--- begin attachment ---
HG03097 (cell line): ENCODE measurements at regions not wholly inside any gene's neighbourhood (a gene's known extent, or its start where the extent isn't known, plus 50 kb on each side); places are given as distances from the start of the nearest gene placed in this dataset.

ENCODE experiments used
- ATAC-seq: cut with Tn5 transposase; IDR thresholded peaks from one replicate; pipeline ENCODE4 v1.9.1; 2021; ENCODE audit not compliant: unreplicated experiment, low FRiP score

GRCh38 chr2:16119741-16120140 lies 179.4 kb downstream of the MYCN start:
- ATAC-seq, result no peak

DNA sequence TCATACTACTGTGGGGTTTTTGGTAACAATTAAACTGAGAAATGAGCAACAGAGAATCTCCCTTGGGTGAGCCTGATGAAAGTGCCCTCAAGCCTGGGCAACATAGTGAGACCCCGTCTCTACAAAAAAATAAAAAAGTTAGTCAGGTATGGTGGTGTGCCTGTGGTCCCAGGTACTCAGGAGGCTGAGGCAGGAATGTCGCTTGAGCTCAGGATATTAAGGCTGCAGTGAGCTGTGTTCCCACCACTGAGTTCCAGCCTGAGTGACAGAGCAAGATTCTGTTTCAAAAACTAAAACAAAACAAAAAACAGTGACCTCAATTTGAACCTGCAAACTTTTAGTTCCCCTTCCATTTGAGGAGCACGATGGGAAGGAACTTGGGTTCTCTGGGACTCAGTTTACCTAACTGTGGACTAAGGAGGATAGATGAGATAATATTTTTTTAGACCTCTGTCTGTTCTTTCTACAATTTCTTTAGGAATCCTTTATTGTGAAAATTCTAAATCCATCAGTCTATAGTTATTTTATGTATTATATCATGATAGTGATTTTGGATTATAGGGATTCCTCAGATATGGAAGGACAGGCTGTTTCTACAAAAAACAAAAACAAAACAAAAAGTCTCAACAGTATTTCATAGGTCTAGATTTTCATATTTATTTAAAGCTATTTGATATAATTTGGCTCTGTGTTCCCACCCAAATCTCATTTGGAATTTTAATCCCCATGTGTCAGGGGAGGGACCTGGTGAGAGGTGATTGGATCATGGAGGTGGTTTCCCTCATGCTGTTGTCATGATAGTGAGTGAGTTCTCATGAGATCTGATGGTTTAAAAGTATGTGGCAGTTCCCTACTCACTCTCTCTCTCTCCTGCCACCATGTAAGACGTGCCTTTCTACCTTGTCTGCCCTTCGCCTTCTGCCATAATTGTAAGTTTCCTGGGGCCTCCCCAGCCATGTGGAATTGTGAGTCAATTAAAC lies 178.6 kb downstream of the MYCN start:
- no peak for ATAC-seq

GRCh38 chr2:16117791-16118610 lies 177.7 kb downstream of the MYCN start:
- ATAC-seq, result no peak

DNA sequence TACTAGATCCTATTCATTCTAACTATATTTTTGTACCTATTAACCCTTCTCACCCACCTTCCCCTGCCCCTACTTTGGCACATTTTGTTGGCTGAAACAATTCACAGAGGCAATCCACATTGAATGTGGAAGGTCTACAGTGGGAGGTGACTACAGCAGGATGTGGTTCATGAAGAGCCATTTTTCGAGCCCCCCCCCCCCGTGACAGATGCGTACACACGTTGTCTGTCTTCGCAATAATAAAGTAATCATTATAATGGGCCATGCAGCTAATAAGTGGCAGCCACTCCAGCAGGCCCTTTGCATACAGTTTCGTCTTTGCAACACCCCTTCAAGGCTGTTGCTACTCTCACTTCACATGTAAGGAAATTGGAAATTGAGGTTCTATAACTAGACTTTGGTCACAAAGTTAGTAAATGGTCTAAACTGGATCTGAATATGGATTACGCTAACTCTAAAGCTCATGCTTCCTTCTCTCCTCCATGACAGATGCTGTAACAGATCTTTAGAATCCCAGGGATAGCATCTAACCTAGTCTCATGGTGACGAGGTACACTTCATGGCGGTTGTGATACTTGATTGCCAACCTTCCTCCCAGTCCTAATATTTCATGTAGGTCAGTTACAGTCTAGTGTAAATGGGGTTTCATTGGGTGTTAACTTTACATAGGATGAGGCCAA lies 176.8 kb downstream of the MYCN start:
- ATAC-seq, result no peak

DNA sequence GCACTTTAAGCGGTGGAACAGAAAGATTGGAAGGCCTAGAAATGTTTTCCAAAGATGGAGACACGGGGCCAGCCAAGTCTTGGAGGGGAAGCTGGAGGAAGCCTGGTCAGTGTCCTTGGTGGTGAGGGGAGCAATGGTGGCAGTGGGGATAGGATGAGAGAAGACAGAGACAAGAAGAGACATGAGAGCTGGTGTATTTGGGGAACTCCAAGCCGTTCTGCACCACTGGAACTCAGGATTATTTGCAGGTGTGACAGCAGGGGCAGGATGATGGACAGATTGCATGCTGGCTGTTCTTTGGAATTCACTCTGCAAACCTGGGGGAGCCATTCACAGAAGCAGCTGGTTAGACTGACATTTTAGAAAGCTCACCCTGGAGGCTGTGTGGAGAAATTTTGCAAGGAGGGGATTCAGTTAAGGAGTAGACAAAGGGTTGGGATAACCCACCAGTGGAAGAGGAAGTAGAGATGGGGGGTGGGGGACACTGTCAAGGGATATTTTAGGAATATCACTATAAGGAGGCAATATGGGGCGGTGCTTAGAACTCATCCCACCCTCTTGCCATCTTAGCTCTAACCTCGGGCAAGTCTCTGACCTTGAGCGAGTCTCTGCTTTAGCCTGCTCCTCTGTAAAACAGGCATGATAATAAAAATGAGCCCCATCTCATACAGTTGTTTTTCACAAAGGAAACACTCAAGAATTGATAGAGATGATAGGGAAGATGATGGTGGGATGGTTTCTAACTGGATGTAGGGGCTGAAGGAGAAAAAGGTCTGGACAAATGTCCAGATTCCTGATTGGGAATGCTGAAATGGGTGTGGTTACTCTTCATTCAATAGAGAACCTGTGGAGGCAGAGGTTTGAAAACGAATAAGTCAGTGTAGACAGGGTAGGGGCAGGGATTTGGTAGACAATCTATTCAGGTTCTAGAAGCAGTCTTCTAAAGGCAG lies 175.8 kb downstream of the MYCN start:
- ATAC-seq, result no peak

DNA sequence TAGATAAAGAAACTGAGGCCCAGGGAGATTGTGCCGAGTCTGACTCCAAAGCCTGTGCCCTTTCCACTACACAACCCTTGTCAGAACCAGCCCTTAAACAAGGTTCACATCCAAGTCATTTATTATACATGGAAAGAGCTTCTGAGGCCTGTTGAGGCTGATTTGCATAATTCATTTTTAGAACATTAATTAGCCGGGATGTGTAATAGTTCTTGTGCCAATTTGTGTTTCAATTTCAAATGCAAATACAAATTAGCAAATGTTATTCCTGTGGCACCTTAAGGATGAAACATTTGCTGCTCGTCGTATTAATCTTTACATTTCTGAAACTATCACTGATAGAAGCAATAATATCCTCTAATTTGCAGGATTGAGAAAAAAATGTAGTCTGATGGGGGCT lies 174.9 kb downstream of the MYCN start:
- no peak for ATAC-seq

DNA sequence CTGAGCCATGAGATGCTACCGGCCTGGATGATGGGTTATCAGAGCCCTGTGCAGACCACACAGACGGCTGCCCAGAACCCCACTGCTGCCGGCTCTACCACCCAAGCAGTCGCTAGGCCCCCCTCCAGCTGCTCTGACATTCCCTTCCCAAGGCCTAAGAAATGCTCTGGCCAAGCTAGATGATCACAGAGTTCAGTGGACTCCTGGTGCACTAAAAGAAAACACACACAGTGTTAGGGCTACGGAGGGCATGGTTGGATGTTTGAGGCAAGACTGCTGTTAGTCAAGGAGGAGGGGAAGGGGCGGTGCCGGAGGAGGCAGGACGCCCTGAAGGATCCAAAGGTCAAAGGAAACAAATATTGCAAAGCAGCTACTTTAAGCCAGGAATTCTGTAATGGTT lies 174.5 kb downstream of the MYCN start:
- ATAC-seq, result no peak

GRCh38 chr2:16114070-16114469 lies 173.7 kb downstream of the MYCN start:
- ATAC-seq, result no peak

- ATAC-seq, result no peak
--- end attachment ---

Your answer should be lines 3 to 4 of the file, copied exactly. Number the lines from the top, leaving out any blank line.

- ATAC-seq: cut with Tn5 transposase; IDR thresholded peaks from one replicate; pipeline ENCODE4 v1.9.1; 2021; ENCODE audit not compliant: unreplicated experiment, low FRiP score

GRCh38 chr2:16119741-16120140 lies 179.4 kb downstream of the MYCN start: